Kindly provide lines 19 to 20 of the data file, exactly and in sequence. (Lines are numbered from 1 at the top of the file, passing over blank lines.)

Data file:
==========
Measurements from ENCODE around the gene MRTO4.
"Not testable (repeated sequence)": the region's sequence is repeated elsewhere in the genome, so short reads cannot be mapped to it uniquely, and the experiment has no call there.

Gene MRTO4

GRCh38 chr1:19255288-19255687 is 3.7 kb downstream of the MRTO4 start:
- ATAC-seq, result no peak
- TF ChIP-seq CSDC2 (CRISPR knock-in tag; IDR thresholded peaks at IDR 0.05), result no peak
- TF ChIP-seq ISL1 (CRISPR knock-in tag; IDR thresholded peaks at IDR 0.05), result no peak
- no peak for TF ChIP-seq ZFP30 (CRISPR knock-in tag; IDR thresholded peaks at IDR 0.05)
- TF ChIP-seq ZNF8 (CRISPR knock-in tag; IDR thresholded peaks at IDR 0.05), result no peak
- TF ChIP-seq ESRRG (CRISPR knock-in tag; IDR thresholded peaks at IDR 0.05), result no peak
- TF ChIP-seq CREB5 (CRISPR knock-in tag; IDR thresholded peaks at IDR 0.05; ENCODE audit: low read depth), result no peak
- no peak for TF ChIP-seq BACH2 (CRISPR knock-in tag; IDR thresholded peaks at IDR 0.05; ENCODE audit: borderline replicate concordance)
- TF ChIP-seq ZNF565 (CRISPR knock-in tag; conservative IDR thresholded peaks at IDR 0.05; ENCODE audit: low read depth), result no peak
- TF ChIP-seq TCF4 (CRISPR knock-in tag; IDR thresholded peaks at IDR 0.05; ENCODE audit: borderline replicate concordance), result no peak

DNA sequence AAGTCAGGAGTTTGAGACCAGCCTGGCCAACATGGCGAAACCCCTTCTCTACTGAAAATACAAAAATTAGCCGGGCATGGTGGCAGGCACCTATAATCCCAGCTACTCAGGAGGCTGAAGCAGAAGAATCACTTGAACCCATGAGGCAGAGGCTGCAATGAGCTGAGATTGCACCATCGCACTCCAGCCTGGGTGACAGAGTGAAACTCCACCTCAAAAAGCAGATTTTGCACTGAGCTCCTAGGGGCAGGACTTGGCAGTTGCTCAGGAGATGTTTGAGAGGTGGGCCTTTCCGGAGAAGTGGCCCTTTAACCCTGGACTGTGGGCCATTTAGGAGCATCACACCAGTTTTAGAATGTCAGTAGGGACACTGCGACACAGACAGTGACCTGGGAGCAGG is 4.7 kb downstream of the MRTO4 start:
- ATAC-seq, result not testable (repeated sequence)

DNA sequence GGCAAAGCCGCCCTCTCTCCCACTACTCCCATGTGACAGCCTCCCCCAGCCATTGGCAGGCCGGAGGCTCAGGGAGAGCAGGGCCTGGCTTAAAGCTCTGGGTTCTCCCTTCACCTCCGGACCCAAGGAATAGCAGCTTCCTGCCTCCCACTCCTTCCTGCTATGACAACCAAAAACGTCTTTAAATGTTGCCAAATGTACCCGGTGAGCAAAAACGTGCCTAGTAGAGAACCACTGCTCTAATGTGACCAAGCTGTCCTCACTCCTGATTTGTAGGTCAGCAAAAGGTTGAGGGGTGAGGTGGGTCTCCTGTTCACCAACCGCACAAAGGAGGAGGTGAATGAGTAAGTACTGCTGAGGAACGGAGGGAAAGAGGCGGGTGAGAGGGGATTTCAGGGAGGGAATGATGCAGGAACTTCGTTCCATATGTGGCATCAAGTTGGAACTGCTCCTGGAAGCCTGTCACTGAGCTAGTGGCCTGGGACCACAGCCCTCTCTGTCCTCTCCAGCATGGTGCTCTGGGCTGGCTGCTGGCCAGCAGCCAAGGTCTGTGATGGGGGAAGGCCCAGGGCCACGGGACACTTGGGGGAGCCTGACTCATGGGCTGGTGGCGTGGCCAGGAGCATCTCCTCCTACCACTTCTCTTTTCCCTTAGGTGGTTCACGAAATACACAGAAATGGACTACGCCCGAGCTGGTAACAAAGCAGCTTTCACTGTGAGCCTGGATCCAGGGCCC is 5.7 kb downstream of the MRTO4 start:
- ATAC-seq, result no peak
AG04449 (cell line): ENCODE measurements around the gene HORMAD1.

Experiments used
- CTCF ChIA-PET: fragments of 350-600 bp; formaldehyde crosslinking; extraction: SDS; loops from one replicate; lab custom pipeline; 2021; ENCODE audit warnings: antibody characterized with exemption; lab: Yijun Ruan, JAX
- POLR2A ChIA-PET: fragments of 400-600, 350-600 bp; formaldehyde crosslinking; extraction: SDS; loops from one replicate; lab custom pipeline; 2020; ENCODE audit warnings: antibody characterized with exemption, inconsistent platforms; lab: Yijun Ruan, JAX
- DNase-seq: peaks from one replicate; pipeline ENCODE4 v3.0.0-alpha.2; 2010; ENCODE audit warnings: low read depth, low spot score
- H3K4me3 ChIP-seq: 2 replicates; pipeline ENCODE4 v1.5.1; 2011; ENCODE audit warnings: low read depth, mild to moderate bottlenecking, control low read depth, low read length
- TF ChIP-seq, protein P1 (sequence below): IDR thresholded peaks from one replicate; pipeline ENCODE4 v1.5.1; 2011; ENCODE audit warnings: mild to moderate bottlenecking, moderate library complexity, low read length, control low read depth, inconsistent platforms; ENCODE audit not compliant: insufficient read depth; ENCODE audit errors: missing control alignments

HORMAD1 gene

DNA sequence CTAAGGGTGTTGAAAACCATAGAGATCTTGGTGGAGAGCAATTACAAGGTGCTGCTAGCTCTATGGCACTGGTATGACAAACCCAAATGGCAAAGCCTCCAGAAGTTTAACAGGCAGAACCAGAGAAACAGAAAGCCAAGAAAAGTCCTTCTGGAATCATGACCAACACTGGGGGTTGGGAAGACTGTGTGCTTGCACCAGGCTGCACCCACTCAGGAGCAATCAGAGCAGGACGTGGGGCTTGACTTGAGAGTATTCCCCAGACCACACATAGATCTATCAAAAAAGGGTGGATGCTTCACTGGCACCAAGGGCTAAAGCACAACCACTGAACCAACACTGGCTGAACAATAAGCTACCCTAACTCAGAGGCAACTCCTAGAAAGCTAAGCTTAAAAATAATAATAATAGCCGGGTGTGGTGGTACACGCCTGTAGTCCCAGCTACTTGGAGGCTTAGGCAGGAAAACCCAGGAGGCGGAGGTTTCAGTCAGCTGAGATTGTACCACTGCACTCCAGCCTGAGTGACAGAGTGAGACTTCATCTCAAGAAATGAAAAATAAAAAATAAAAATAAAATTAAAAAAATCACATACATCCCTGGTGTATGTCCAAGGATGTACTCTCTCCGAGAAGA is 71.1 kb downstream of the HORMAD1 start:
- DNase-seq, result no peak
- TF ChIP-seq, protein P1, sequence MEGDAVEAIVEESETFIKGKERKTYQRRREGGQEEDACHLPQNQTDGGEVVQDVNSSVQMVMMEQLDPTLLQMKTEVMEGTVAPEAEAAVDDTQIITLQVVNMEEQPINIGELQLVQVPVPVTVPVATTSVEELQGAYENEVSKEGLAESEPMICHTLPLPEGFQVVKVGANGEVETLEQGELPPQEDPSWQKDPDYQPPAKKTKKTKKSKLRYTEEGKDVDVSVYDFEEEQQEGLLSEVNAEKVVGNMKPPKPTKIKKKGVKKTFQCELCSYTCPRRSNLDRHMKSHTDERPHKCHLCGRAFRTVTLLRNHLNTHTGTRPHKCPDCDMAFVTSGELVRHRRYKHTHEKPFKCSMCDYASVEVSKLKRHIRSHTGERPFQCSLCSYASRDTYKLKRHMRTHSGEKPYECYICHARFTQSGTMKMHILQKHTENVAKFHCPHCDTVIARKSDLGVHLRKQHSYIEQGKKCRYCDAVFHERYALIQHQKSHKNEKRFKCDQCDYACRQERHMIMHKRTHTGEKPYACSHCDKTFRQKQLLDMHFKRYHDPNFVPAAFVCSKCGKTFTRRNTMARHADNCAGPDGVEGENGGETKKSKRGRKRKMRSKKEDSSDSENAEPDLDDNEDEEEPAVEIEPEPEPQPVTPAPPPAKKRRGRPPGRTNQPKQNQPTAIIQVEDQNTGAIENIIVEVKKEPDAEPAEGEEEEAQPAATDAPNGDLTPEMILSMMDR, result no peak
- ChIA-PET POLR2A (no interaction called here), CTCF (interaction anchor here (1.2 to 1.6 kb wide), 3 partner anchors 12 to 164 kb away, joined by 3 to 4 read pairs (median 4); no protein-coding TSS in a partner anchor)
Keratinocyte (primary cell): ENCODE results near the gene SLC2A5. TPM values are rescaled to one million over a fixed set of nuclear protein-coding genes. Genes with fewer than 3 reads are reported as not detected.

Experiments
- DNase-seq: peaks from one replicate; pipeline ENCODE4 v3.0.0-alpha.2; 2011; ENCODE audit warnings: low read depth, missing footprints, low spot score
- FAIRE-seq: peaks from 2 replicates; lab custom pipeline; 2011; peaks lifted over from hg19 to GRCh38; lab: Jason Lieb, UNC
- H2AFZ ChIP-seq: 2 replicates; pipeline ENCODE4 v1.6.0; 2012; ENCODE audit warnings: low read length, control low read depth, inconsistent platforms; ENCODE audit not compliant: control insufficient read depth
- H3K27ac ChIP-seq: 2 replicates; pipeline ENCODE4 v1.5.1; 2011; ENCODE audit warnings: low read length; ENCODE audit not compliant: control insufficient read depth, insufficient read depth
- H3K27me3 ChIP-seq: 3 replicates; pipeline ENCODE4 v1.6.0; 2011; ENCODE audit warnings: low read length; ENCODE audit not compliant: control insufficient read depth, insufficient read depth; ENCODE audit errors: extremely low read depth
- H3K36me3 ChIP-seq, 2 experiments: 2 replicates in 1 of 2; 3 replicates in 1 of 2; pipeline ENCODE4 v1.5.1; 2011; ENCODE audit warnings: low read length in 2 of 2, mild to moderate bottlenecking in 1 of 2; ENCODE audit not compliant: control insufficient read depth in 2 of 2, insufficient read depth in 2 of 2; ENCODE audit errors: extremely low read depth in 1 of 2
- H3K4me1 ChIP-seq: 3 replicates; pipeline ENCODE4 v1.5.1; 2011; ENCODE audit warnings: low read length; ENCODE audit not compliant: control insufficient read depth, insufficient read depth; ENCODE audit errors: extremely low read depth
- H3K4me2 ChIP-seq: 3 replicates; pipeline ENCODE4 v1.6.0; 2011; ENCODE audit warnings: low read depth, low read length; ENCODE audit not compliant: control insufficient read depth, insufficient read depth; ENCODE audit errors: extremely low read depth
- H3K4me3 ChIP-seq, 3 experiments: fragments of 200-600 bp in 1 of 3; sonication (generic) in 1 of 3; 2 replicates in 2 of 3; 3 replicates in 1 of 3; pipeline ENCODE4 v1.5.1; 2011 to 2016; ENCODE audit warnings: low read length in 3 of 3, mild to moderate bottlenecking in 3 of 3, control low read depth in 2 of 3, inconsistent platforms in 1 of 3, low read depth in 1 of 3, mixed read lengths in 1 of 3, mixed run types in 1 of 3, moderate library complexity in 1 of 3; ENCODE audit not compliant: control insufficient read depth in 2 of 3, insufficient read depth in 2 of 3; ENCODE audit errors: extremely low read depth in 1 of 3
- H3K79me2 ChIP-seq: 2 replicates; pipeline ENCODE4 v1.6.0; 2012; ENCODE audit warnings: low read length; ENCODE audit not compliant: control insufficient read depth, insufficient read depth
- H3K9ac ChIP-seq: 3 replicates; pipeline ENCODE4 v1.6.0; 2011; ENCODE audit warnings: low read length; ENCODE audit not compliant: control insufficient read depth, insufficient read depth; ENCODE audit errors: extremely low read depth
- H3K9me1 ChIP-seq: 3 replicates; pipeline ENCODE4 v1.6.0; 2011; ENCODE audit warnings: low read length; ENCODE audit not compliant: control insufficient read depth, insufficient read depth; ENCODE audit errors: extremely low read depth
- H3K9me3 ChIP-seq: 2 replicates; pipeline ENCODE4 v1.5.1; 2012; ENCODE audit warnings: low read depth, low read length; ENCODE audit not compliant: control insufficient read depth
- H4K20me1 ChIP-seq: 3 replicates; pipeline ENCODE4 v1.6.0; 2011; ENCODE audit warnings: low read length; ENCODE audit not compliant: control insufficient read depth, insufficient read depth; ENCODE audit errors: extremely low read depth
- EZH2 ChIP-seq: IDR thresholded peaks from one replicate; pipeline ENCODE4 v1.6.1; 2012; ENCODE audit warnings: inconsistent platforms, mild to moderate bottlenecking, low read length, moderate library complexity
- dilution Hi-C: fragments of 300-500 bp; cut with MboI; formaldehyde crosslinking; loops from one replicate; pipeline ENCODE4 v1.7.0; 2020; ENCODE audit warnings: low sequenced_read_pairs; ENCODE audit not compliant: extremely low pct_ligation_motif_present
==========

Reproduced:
AG04449 (cell line): ENCODE measurements around the gene HORMAD1.

Experiments used